Getting to the truth about slavery’s legacy

First published on: 21st May 2021

Sankofa bird logo in black and whiteWe speak to Ellen Loudon, Mal Rogers and Adeyinka Olushonde about the approach the Diocese of Liverpool has been taking and continues to take when it comes to the legacy of slavery. From the Triangle of Hope to our evolving work around a Slavery Truth Project with leaders and activists across the region we show how we are reflecting on and agitating around this important area.  

Last week we pointed to the national church’s report on dealing with contested heritage. This report, which followed in the wake of the Church’s anti-racism task force report “From Lament to Action”, is part of a national response to a topic brought to the fore when protesters dumped a statue of Coulson into the Bristol Dock’s last year. This week we talk about the action we have been taking over several years.

Our Director of Social Justice Ellen Loudon is leading this project alongside Canon Malcolm Rogers. Both have been instrumental in steering our approach in this area.

Canon Ellen said “In Liverpool, we have long understood the complexities surrounding our region’s association with slavery and the slave trade. And we know the church cannot hide from our involvement and the way many churches, directly and indirectly, benefitted from the proceeds of this trade. But if the church is to make a bigger difference then we need to help ourselves understand our legacy, realise the realities that many face today and look to the future in a spirit of truth and reconciliation. We are taking our time with this, you can’t change this simply it is a complex, involved area.”

It was in this spirit that the internationally acclaimed Triangle of Hope project between ourselves, Kumasi diocese in Ghana and Virginia in the USA was established. Through conversation, education, deep theological reflection and Youth Pilgrimages, the Triangle of Hope is working at reconciliation and helping future generations understand the impact of the slave trade.

Canon Malcolm said “I’ve been privileged to be part of this inspiring project since its inception. It has been challenging and painful to have deep conversations with our partner dioceses. But the joy of seeing how the young people who have been through the Youth Pilgrimage programme have become ambassadors for a new spirit of understanding.”

You can find more about the Triangle of Hope story through reading “Two Triangles” by Ken Pye

It was in this spirit that we established the Tsedaqah Community which sees young people from the three countries living in the community, supported by mentors learning how to interact with each other whilst serving the church in a wider capacity.

It was in this spirit that we have partnered with the Clewer Foundation on several initiatives to help people understand the forms of slavery that still exist giving them tools to spot and report instances and areas of concern.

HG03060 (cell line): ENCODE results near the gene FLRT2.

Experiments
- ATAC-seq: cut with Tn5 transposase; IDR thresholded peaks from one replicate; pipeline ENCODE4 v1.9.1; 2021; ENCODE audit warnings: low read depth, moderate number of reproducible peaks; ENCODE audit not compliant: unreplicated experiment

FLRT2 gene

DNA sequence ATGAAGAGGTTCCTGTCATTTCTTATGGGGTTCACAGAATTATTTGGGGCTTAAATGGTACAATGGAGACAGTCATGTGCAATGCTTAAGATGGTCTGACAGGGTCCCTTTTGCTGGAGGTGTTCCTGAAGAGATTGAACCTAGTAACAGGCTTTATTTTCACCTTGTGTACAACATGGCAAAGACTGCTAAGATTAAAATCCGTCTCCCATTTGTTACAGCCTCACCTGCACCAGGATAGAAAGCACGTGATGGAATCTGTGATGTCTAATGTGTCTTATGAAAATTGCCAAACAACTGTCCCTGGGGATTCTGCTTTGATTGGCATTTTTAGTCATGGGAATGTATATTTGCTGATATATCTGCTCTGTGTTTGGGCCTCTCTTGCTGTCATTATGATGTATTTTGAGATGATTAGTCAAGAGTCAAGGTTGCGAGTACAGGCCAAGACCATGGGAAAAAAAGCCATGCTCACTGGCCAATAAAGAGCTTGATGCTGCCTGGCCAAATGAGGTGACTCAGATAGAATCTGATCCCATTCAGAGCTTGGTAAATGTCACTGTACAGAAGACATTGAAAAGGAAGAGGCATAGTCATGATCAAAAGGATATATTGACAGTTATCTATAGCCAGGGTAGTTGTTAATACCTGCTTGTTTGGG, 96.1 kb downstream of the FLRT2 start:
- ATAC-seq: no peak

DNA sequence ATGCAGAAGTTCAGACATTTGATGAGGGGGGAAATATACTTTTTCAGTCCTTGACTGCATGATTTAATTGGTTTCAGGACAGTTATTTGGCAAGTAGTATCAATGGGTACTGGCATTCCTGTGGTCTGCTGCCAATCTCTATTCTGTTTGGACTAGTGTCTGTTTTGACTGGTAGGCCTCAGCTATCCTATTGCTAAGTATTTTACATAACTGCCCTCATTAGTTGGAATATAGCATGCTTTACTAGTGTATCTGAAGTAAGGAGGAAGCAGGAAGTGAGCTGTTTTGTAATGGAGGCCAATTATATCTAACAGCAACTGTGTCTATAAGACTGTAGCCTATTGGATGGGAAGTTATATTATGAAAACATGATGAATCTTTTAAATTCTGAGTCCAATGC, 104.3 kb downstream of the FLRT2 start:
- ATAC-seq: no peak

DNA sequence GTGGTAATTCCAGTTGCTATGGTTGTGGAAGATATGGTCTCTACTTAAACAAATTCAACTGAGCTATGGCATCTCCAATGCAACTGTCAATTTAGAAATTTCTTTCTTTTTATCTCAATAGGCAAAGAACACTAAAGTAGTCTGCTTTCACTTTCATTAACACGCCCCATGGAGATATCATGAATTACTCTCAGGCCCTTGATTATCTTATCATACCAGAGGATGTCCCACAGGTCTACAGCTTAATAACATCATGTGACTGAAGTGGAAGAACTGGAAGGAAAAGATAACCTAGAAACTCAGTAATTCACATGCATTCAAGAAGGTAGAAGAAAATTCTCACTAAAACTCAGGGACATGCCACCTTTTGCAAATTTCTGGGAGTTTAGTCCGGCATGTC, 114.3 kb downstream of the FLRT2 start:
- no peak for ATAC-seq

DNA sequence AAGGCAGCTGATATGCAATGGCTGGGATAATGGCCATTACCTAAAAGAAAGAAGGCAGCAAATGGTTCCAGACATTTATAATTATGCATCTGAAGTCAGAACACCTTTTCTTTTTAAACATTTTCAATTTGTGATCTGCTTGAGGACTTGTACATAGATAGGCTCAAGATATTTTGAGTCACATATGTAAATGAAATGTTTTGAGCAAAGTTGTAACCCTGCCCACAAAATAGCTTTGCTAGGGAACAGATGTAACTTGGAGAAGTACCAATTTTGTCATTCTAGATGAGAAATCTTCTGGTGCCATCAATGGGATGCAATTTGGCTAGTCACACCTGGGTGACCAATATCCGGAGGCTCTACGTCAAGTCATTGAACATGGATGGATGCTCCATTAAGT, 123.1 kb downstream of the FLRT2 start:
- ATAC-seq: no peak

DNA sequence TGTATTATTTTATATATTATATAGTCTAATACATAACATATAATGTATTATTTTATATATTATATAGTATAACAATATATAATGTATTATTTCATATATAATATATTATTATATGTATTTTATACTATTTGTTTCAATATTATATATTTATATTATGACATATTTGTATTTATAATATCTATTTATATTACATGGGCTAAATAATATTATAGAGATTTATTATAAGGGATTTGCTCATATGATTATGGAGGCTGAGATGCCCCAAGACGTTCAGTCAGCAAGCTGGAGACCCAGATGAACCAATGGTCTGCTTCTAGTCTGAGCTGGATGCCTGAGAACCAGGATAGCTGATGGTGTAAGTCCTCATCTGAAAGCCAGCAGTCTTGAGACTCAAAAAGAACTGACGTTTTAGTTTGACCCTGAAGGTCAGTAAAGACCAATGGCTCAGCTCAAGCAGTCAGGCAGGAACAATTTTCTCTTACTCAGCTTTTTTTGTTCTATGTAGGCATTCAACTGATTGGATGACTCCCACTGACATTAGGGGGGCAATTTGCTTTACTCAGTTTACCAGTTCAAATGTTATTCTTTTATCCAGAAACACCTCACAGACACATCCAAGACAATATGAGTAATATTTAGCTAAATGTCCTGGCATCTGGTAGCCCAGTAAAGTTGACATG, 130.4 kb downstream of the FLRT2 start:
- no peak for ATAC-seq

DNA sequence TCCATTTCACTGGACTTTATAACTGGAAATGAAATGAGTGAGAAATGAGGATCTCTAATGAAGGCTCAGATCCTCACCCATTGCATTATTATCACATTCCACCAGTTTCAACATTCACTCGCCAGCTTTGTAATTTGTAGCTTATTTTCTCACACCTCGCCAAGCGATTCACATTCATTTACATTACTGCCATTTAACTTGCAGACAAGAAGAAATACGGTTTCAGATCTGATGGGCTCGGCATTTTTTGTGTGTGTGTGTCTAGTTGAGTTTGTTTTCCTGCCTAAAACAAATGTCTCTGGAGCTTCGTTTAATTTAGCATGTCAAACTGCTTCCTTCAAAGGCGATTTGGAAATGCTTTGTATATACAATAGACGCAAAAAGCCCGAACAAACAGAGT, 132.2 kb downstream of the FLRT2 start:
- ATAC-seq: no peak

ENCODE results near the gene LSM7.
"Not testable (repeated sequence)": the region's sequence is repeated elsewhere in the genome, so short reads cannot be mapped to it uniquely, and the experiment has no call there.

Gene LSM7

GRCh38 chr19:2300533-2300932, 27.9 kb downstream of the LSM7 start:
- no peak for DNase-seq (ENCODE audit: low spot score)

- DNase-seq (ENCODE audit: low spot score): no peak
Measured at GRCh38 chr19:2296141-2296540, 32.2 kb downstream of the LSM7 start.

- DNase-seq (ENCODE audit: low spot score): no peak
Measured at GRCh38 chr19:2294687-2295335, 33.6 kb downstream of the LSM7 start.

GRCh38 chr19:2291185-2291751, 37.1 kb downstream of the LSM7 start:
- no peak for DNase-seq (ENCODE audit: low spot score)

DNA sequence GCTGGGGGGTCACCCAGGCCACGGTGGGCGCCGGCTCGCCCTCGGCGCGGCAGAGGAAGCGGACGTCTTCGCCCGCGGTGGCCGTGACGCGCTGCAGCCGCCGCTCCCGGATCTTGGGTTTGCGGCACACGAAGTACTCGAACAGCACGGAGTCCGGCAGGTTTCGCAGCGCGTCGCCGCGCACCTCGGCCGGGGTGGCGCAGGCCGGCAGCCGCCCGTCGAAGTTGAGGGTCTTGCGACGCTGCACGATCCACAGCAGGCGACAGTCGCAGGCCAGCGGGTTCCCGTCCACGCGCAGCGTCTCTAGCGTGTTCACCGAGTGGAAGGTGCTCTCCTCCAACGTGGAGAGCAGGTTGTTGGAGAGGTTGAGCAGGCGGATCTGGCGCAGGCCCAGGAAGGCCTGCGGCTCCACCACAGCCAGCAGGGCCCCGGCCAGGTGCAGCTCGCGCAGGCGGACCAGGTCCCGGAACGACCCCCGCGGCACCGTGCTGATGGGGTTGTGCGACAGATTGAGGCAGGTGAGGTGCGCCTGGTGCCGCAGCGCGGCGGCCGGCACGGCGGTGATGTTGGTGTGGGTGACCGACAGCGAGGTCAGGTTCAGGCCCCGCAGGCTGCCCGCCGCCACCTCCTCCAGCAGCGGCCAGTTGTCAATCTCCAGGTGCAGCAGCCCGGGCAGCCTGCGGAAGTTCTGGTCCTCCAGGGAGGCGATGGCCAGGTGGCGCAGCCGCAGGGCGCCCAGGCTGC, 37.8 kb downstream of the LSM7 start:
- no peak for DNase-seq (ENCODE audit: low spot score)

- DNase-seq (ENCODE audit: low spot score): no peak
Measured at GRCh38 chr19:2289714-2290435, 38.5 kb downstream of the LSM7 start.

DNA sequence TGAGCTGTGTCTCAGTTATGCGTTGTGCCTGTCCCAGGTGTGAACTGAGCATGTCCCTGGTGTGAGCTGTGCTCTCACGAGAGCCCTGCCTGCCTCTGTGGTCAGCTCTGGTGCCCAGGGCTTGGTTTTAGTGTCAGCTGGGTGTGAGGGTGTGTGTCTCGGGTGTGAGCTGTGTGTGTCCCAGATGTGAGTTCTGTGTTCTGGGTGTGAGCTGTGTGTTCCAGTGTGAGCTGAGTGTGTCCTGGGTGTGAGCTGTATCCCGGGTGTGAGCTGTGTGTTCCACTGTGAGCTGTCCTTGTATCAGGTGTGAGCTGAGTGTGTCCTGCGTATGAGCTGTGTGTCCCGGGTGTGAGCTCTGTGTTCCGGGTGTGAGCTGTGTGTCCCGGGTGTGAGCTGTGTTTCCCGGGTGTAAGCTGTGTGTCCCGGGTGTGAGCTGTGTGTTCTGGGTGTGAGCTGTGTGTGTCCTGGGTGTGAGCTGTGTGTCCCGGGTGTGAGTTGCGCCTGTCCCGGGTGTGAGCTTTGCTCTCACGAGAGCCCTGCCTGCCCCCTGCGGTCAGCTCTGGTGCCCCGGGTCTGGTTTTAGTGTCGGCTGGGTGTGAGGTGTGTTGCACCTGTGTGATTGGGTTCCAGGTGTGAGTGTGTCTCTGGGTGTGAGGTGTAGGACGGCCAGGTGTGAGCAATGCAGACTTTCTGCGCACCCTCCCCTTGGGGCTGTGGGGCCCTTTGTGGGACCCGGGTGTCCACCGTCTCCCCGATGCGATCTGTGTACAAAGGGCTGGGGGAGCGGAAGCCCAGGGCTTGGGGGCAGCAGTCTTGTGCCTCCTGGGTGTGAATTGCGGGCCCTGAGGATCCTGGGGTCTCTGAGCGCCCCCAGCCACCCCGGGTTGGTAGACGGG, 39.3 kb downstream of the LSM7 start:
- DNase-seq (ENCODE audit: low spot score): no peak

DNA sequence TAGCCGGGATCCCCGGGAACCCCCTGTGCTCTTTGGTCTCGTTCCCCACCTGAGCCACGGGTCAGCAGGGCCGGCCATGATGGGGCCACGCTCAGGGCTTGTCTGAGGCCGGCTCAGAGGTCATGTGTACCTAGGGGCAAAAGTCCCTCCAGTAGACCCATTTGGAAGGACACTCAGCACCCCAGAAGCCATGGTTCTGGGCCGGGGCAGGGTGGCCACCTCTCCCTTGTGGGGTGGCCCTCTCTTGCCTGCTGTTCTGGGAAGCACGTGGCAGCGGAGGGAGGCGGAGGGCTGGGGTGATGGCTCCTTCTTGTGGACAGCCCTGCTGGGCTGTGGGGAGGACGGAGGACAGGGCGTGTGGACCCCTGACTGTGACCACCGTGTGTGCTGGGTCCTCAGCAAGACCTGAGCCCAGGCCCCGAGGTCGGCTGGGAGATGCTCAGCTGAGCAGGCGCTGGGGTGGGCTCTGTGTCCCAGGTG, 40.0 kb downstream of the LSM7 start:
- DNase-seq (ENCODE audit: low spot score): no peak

It was in this spirit that the Cathedral’s Lent Lectures this year explored how, we as Christians, can address the legacy of past engagement with the transatlantic slave trade and support the ongoing aspiration to end modern-day slavery in all its forms.

It is in this spirit that we are exploring the next stages with a project we’re calling the Slavery Truth Project. We want it to work across all of our diocesan life, in deaneries, parishes, and schools.  We want it to be a body of work that gives us all a greater understanding of the Trans-Atlantic Slave Trade and how The Diocese of Liverpool benefited from it. We want to help us all reflect theologically and in other ways to connect historic slavery with its modern forms and build activists against slavery and racism.

And we want to provide churches and the cathedral with an appropriate, reconciling way of responding to the presence of memorials and items that relate to slavery in their buildings. At the heart of this is education – building partnerships with local and national experts, providing digital resources to help explain the memorials we have in their proper historical context linking to resources and information.

We have contracted with Adeyinka Olushonde, a St Mellitus ordinand, to help with this project. Adeyinka Olushonde has been a community artist, cultural development officer and social regeneration advocate in Liverpool for over 20 years.  He recently completed a Masters Degree in Christian Leadership and is currently conducting Doctoral studies alongside his ordination training.

 Adeyinka will bring his research background, his keen interest in social justice issues and his broad range of skills to examine the legacy in particular parishes in our diocese.

Adeyinka said “a great deal of my research has been around offence and reconciliation and that is relevant here. It is very much about putting into practice the notion of ‘disagreeing well’ that the Archbishop of Canterbury talks about.”

Finally, it is in this spirit that we have adopted the Sankofa as a project motif. Sankofa, from the Twi(Akan) language found in Ghana and other parts of Africa,  means, ‘reach back to knowledge gained in the past and bring it forward to the present in order to make positive progress’ The King of Ghana, Otumfuo Nana Osei Tutu II, has given his blessing for us to use this and other Adkinra symbols in its reconciliation work.

Canon Ellen said “this will take some time to work through but we need to do it well. If we are to be a church to make a bigger difference and bring justice to the world we need to understand the legacy of the slave trade and work for a fairer future”


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